When you capture a startup volume, QRecall actually captures just the "Data" volume. The "System" volume is cryptographically signed by Apple and only be restored by the Apple installer. So there's no point in capturing it, or trying to restore it.

To recover a startup volume, create a new APFS volume, restore the captured volume using QRecall (it will now contain just the "Data" portion), and then install macOS on that volume using the macOS installer (which can be done directly from the Internet using recovery mode). The installer will split the volume, install the "System" volume, and make the whole thing bootable again.

Also why doesn't this forum use SSL ?

This is because our server was designed and engineered long before HTTS became common/ubiquitous/preferred/required. We're in the process of transitioning to a new set of servers this year, so the website, forums, diagnostic report tracking, accounts management, and sales will all be running over HTTS.
Jeffery,

Sorry to hear you're having problems.

Thank you for sending a diagnostic report. This helps immensely.

It appears from your report that you have relocated your home folder to a different volume. This greatly complicates the QRecall installation. Privileged executable, system daemons, XPC services, and some user agents must reside on the startup volume. For security reasons, macOS won't launch some executables if they reside on a non-startup volume.

To work around this limitation, QRecall relocates some of its components to a special system directory when the user's home folder is not on the startup volume. Specifically, it creates this path:


where "504" is the UID of the user installing QRecall.

Somehow, your installation has gone sidewise because this directory has the wrong owner:

The "504" directory is owned by user 505, not 504, and QRecall (running as user 504) can't see or modify the components in this directory. So the installer steps fail, and anything that is installed there won't launch.

The other problem logged is "Failed to install Privilege Elevation service", which indicates you have a mis-installed privileged helper. This sometimes happens in macOS, where you go to install a privileged service, macOS prompts for administrator's authorization, and then something goes wrong. The helper doesn't get installed, but macOS won't prompt to replace it, and you're stuck with a non-functional installation.

To rectify both of these, I would suggest the following:

  • Delete these paths:

  • Restart your system

  • Launch QRecall and let it reinstall itself again


  • This will eliminate the mis-installed support folder for user 504 and manually un-install the privileged helper.

    Please send a diagnostic report afterwards so I can verify the correct installation (and look for possible QRecall bugs in how your situation was handled).
    Bruce Giles wrote:I did get QRecall 3 beta 78 running on my Mac at work.

    Bruce,

    I'm assuming you didn't see my email about your earlier problems. I included a link to a pre-release build of QRecall 3.0b79 for you to try. I was particularly interested in how 3.0b79 dealt with your 2.x archives. I expect 3.0b78 to have the same problem(s) as 3.0b76, in that regard.

    I'll send the email again (for the details), but you can download the pre-release 3.0b79 and try it. I was hoping on evaluating this change to include, or exclude, it from the next release.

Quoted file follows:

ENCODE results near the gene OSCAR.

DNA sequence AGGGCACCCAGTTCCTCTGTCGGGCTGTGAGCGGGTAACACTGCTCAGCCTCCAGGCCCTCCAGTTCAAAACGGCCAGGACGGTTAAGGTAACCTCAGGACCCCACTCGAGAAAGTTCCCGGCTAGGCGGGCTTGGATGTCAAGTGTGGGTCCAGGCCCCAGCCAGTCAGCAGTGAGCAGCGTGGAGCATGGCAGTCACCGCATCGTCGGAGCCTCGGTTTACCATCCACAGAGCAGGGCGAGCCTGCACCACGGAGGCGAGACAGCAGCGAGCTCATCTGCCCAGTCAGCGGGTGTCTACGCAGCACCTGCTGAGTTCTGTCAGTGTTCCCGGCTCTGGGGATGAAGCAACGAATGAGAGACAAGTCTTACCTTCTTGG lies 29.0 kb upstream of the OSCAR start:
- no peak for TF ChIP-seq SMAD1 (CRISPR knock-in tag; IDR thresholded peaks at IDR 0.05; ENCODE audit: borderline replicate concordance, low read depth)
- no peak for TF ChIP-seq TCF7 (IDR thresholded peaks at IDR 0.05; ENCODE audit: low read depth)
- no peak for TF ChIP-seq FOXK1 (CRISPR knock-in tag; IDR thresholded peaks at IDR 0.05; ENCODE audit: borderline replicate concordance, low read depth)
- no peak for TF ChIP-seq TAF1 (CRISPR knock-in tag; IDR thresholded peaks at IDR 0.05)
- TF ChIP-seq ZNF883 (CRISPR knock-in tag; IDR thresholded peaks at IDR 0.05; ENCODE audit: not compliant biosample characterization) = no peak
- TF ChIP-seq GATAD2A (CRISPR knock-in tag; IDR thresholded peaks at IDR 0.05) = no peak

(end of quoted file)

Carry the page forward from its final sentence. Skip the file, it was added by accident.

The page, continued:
In the mean time, I'll review the diagnostic reports you just sent.
    Promises of an iCloud Drive compatible stack container were premature.

    Over the past few weeks, we've encountered some technical difficulties in reliably using iCloud Drive as a stack container. We are committed to getting this to work, but it will take some more time.

    We've tested the existing Document stack in Dropbox and Google Drive and it appears to be working just fine.

    For Dropbox:

  • Install the Dropbox extension.

  • In Dropbox ? Preferences ? Sync, turn on Smart Sync (Save hard drive space automatically).

  • Create a Document stack container and store it anywhere in the Dropbox location.


  • For Google Drive:

  • Install the Google Drive extension.

  • In Google Drive ? Preferences ? Google Drive, turn on Stream Files.

  • Create a Document stack container and store it anywhere on the Google Drive volume.


  • These are not ideal solutions, but they work. We will probably develop Dropbox and Google Drive specific containers, but that's further down the to-do list.
    Bruce, that is quite the story of woe! Sorry to hear you're having such a rough time.

    First, please send a diagnostic report. I'm particularly interested in your crash logs, because you're getting a lot of crashes for some reason (both versions!) and I think we should start there.

    M Wang wrote:Reading this gives me hope that maybe Google Drive or OneDrive will be supported someday?

    QRecall stacks might be compatible with Google Drive or OneDrive already, I just haven't tested those yet.

    Basically, QRecall stacks should work on any cloud drive service that (1) automatically uploads items stored on the local "drive" to the cloud, (2) replaces the local copy with a placeholder, and (3) transparently downloads the original item again whenever that file is accessed.

    Most cloud drives work this way.

    The problem with iCloud (which may, or may not, be an issue with Google or OneDrive—again, haven't tested them yet) is that iCloud treats the entire stack container as a single document. So simply trying to check the status of the stack container document ends up re-downloading all of its individual parts, which completely defeats the purpose of using a cloud document.

    The next update to QRecall 3 will address this.